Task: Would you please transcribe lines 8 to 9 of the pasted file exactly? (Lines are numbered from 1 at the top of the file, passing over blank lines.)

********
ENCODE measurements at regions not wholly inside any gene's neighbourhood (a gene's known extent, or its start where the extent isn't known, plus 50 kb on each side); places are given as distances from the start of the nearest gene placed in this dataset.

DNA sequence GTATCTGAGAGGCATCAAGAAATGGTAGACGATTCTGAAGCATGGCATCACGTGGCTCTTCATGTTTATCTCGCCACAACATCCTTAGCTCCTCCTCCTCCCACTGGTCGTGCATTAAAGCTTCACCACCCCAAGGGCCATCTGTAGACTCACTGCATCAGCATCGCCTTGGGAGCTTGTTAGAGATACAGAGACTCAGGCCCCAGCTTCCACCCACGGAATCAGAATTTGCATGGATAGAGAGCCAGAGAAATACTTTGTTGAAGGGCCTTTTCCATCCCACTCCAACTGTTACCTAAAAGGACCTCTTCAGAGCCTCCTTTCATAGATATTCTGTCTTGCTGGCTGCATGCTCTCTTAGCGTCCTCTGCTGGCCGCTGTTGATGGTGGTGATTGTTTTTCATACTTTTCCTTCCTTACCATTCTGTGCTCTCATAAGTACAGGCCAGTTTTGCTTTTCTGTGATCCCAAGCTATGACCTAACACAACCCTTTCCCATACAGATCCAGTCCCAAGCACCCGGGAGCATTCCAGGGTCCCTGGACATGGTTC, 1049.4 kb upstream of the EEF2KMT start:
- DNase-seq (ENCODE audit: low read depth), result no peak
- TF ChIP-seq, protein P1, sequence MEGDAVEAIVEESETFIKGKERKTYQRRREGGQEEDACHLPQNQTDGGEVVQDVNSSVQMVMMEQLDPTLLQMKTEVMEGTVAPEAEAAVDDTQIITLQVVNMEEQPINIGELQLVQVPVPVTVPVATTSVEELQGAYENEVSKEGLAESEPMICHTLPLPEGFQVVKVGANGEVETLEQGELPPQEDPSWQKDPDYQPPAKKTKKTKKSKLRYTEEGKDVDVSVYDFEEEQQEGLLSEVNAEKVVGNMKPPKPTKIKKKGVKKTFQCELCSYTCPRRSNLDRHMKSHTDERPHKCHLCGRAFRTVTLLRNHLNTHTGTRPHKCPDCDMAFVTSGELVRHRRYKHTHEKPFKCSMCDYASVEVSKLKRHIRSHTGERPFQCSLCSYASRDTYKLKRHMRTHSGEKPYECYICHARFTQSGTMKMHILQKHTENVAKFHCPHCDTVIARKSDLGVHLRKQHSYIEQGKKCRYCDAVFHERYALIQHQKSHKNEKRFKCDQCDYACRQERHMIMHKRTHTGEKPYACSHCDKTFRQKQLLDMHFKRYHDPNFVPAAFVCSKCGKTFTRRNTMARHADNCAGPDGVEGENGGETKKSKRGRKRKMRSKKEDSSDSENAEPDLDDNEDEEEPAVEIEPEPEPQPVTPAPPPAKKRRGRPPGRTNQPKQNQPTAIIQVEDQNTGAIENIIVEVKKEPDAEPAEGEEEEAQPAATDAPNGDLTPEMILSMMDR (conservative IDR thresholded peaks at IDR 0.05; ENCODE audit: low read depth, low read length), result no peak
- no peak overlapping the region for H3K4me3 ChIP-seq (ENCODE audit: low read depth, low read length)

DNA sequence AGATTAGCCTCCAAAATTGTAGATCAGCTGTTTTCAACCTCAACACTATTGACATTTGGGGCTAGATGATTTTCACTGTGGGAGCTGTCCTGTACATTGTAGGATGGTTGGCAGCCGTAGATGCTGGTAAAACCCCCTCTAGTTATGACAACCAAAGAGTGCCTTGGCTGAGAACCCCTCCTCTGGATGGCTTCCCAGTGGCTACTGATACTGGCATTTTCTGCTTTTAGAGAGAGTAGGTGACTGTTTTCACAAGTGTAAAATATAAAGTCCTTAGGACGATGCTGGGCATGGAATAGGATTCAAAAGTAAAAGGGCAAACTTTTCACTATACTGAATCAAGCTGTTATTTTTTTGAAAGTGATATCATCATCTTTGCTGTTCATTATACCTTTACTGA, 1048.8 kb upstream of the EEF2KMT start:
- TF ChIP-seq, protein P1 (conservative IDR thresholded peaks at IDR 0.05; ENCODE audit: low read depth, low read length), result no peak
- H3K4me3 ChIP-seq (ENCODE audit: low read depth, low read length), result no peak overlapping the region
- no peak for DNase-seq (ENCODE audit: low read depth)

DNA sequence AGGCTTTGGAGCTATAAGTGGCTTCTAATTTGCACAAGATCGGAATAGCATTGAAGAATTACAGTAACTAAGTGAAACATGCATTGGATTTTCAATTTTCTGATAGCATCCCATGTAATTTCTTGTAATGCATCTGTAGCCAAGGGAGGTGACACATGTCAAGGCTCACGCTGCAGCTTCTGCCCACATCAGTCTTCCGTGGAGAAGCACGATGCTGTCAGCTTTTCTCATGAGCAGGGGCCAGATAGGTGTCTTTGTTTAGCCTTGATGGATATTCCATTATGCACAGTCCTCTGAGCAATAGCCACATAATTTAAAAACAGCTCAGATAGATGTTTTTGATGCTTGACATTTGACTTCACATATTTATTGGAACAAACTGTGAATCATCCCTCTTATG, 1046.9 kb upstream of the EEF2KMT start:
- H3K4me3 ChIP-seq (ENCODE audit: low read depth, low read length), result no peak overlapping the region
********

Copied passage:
- H3K4me3 ChIP-seq (ENCODE audit: low read depth, low read length), result no peak overlapping the region
- no peak for DNase-seq (ENCODE audit: low read depth)